After these two locks there is a short, quarter of a mile stretch to a hard starboard into the next basin before the rest of the Cloberhill locks, three more locks with basins in between. By the time you leave the third lock the skipper will have become adept at adjusting the speed, steering with his knees and making up the heaving line ready for the next lock and he won’t have to remind the crew up forward to ready their warps as well!!

You will then have a gentle fifteen minutes passing under the Westerton footbridge and through the Netherton Swingbridge (No Image)towards the two Temple Locks (26 & 27)(Image 13)  Having dealt with those it’s another shortish hop under the Clevedon Road bridge after which you come to a long pontoon on the starboards side where you will discover that the Canal Staff are vanishing into a hut with their “piece” bags after indicating the toilets on the shore!  You have arrived at the dreaded Maryhill Locks (Image 14); a flight of five (yes, five Nos 21 to 25) locks with very short basins in between. You will also realise that it is now early afternoon (about 1400) and you have been on the go since 0900!

It will probably take a good hour and a half to work your way through this flight of locks and it is it continuous work for both you and the staff and, by the time you get out of the top lock (No 25) you will be read for a cuppa.

The pressure is then off for the rest of the day. The only thing to watch out for is half a mile after you leave the Maryhill flight you come across a T-junction and it looks as though the main canal is straight ahead; it’s not, you have to turn hard to port and go up that way. There is a sign but it may be obscured with undergrowth. The Canal then winds its way through countryside and the occasional urban sprawl, under bridges that have enough room for you to pass under until, 7 miles (just under two hours) later you arrive at Kirkintilloch.  About a mile after passing under the Glasgow Road Bridge you will come round a gentle left hand bend and see the futuristic Kirkintilloch footbridge ahead (Image 15). It would be a good idea to ready mooring lines and fenders on both sides in this little stretch because, directly after that bridge ie where its feet meet the ground there is a narrow entrance (Image 16) to the Southbank Marina on the starboard side. It is not wide enough for two boats to pass in it and, once inside, you will have to choose your mooring place and come alongside in short order. Do not turn to port in the basin and moor there because that berth is reserved - there are normally a few berths dead ahead which are convenient. (Image 17)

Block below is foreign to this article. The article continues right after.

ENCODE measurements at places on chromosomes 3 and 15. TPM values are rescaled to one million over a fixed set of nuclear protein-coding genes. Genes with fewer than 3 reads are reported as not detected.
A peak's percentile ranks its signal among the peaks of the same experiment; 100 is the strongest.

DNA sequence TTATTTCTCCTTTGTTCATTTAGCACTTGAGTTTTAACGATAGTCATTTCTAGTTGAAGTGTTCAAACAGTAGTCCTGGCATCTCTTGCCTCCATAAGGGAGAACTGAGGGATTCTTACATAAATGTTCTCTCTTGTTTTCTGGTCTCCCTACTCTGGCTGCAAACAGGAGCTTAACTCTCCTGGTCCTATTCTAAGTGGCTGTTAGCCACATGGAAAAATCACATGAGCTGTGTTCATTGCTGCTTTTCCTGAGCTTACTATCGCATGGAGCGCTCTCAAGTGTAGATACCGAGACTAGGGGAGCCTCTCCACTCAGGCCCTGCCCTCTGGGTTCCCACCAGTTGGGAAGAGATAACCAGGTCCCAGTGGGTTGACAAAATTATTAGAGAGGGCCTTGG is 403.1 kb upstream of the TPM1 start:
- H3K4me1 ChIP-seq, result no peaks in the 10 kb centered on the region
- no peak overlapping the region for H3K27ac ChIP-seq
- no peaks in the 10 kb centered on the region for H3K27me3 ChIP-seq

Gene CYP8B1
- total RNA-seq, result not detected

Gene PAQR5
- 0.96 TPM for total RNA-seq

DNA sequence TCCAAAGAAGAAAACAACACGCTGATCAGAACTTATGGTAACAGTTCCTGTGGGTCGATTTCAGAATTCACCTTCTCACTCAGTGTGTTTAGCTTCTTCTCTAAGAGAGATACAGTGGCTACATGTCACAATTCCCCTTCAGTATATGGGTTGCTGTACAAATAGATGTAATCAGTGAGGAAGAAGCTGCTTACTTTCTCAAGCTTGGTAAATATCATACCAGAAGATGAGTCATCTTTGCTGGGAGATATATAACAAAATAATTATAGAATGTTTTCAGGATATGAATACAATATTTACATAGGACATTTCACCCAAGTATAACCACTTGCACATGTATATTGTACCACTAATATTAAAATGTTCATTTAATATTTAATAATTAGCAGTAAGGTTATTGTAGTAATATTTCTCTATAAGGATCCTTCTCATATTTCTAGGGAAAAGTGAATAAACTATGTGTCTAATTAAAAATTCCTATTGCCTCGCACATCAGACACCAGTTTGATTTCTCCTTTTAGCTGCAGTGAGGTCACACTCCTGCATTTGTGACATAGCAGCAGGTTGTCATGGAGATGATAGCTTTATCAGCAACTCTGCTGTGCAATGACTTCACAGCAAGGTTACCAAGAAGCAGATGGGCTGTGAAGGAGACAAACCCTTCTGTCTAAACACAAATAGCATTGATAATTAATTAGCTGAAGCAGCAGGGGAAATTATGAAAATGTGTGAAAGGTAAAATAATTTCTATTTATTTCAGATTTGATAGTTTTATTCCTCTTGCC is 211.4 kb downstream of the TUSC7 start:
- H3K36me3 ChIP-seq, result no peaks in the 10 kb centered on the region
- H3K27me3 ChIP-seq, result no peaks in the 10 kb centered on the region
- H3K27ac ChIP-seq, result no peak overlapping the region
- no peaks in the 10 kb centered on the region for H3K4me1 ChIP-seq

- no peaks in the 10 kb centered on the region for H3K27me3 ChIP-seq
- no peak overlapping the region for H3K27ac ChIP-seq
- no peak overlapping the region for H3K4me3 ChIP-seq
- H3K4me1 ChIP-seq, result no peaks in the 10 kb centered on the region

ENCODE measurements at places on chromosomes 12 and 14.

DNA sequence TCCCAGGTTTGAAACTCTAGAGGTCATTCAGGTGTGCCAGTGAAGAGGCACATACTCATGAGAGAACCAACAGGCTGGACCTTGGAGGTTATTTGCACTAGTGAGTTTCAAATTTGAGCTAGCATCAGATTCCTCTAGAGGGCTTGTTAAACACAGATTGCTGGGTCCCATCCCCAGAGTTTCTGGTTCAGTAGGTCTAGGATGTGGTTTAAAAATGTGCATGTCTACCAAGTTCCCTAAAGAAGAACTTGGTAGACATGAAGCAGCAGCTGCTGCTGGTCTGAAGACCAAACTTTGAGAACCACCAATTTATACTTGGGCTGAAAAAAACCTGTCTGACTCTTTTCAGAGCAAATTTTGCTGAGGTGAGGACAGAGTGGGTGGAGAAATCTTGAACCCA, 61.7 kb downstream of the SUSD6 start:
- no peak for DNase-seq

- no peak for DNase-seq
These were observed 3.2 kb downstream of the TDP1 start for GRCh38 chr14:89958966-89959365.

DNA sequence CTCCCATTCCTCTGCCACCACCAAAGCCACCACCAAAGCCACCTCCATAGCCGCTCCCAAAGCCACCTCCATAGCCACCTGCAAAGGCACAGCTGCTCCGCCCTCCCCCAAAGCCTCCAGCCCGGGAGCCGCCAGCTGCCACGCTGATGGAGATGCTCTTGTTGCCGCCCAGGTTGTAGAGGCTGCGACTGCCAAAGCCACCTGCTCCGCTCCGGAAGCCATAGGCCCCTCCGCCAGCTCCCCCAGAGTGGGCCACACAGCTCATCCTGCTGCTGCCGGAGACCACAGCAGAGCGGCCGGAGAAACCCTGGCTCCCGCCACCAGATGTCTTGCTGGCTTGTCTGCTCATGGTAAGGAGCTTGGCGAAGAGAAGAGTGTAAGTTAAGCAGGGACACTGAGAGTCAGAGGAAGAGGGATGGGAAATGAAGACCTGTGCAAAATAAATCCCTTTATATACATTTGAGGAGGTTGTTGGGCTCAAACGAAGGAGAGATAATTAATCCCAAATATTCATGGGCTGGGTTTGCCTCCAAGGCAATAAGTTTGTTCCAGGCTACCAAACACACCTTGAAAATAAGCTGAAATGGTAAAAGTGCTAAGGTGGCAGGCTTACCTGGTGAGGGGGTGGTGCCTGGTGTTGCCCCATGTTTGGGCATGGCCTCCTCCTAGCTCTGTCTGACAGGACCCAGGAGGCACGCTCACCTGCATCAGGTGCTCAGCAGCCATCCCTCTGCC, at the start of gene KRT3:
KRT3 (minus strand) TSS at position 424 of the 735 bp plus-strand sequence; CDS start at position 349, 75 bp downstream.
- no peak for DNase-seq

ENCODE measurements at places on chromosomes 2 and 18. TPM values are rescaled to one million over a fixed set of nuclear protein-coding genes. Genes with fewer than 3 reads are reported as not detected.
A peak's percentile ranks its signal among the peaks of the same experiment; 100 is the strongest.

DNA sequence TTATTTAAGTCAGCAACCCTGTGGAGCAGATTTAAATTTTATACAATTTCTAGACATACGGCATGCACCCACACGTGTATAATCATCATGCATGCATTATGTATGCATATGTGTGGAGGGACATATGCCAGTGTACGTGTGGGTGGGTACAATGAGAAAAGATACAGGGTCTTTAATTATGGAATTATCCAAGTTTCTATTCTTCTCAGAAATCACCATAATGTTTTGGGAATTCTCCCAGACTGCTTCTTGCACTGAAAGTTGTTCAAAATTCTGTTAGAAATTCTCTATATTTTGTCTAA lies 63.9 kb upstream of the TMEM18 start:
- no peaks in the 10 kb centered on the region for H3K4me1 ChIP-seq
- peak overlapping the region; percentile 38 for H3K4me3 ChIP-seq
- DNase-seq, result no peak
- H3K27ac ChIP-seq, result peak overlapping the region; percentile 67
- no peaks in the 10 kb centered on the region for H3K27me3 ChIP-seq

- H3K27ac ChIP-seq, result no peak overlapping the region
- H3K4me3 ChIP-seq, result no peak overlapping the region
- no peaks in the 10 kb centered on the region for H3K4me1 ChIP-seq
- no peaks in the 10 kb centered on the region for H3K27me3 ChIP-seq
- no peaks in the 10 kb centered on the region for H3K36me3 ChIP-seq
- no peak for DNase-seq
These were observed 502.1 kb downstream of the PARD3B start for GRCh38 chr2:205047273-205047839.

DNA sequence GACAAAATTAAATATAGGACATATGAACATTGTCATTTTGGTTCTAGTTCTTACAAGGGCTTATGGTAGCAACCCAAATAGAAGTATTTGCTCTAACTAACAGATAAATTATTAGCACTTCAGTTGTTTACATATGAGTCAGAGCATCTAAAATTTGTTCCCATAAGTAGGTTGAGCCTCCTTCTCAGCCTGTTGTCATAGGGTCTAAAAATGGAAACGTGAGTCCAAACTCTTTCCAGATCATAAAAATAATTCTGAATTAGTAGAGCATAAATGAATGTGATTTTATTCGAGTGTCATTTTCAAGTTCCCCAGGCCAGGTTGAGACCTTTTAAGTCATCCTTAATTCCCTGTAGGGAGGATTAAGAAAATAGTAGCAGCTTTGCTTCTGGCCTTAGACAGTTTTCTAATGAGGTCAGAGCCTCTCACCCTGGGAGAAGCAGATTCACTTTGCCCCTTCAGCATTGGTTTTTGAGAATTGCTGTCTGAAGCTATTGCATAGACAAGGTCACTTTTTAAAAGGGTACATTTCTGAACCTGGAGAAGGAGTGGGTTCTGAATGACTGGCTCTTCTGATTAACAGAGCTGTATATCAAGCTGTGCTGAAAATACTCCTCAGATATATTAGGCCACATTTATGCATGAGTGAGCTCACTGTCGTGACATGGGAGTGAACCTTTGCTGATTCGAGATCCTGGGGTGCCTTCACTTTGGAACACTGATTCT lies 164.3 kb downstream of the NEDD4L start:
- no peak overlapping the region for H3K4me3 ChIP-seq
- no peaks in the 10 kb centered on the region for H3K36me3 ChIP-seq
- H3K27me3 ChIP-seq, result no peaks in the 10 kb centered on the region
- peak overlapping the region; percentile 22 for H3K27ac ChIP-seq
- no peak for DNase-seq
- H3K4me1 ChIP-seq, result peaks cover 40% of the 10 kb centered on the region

Southbank Marina.
There is water and shore power available on the pontoons and the main building has showers and toilets. Read this it will save you a lot of time. The entrance to the main building (where the toilets and showers are) is through the double glass doors at the Eastern end of the basin. Ignore the two doors to its right with toilet signs, the canal key doesn’t fit them; you will notice a green lit keyhole to the left of the glass doors which is marked “Canal” and that’s where you insert the key. That lets you through the glass doors into a corridor to a foyer with plush chairs and various doors off; None of these doors is marked “Toilets” or some other informative sign - your door is the second on the right with “Fire Door Keep Closed” markings. When you open this door you find a “black hole” until the lights come on automatically and reveal what you have been searching for.  Just an added note here, wear the minimum amount of clothing if going for a shower - there is absolutely nothing upon which to hang clothes or towels - just a single hook behind the door which is 8 feet from the shower which has no shower curtain. You may think that this long description is superfluous unless you have jumped ashore with the key and then spent a desperate 20 minutes searching for the “amenities”
There are several nice places for an evening meal after a short walk along the canal into the town.

If you are West bound from here you can leave at about 0700 to be at the Maryhill flight for 0900 but Eastbound you can have a lie in and leave at just gone nine to meet your next team of canal Staff at the Hillhead swing bridge (Image 18) after the rush hour.

After that it is a gentle hour or so to the Twechar bascule bridge (Image 19) followed by another couple of miles to the Auchinstarry “Marina.” (Image 20)  This is a fully serviced marina occupied mainly by live aboard narrow boats but if you want to stay here overnight there should be room and it is included in the cost of the Canal Licence. You can also obtain diesel here if you are running low.

From here it is another four miles to the Winford lock(Lock 20) and bridge (Image 21); and you are now on your way down as opposed to up which you spent the whole of the previous day doing. This means that you will come alongside in a lock which is full of water and merely have to pass your lines ashore instead of having to heave them up. Just one point here; if there has been a wet period before your transit some of the “down” locks will be very full and you need your fenders lowered to the waterline to avoid scratches and you will have to watch the fenders for the tendency to “ride up”  There is also the relief of the lack of turbulence as the lock drains down; all that is on the downside of the lock gate!